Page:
How to Find Competitor Keywords | Approach and 6 Toolsets

There are a couple of different approaches to identifying competitor keywords and there are six tools you'll want to consider using in this analysis.

November 10, 2023
Written by
Nate Matherson
Reviewed by
Charles Purdy

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Keyword research is one of the first steps in building a content strategy and an SEO channel.

And it’s often a fairly manual process. You’ll frequently need to prepare a list of ideas to use as a starting point. However, one way to expedite this research is to perform competitor keyword analysis.

There are a couple of different approaches to identifying competitor keywords. And there are several tools that specialize in this — they show you which keywords your competitors rank for and which keywords you might be missing out on.

After you’ve identified those keywords, you’ll need to take a number of steps to filter them and create a plan of action. In this article, we’ll explain what competitor research is and how to get started once you’ve identified competitor keywords. We’ll also highlight six toolsets that you can use in this process.

What Are Competitor Keywords?

Competitor keywords are keywords or phrases your competitors rank well for in search engines.

There are many different types of keywords, including head terms, which are often broad and short phrases: for example, “SEO.” And then there are long-tail keywords, which are more specific and longer phrases: for example, “how to fix keyword cannibalization.”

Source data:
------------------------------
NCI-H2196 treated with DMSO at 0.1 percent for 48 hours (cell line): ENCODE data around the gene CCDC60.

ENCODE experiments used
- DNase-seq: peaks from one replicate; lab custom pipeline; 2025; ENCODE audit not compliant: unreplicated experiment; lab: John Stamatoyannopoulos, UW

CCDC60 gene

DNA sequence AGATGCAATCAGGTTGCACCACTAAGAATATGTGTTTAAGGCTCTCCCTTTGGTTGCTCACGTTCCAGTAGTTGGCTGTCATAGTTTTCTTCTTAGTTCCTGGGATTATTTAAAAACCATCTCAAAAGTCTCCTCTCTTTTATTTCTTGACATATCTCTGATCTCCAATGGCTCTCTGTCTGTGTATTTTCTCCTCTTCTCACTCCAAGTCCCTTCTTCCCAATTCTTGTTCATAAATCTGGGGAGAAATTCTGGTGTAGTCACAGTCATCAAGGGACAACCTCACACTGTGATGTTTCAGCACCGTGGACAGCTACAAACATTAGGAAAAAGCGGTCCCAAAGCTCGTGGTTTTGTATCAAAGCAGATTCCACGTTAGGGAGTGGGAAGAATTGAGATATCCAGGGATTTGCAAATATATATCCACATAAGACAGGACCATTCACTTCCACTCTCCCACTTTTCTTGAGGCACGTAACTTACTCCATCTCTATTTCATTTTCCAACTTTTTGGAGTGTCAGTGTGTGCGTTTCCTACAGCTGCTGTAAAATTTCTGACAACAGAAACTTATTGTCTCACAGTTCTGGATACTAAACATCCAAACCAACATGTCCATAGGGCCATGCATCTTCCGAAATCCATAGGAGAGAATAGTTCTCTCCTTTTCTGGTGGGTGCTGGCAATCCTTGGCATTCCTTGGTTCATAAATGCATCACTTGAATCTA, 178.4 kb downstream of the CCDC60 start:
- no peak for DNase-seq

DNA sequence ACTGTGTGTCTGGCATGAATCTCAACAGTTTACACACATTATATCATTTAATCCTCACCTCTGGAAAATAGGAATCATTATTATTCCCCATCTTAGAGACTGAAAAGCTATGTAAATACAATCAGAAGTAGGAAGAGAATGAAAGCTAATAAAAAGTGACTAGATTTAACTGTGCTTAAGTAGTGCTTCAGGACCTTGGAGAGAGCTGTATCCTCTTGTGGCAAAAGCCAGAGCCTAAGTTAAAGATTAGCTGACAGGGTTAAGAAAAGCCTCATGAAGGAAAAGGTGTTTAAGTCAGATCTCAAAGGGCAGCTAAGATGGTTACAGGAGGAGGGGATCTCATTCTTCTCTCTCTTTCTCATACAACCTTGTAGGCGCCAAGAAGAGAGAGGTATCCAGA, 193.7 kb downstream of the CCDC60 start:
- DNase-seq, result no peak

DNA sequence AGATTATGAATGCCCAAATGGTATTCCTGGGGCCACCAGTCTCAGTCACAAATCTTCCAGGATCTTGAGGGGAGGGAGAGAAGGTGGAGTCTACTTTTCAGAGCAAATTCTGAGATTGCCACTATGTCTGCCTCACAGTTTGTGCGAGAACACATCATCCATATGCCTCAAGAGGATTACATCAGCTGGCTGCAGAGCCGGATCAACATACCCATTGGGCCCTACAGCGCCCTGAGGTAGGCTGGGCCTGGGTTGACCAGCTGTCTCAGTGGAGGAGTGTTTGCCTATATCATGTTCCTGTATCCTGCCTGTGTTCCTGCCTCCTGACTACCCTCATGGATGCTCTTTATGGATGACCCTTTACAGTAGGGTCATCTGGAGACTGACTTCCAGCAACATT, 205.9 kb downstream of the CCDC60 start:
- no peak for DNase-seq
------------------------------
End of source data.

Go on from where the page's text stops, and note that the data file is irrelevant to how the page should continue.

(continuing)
Using your competitors as inspiration for which keywords to attack is a great strategy. With several of the tools mentioned below, you can see not only the keywords your competitors are ranking for but also the amount of traffic they’re driving from those keywords and the value of that traffic.

There are also a couple of types of competitors you should consider comparing your website against. There may be websites you compete with directly, and then there might be those that are in your general industry or topic area but that are not truly competitors in a business sense. Both types of competitors are worth researching.

2 Approaches to Finding Competitor Keywords

Before using a toolset, you’ll first want to build a list of three to five competitor websites, either direct competitors or related websites. If you have trouble finding actual competitors, it’s best to start with a number of general searches related to your core product or service. From there, you can select a number of the high-ranking websites that appear for those terms.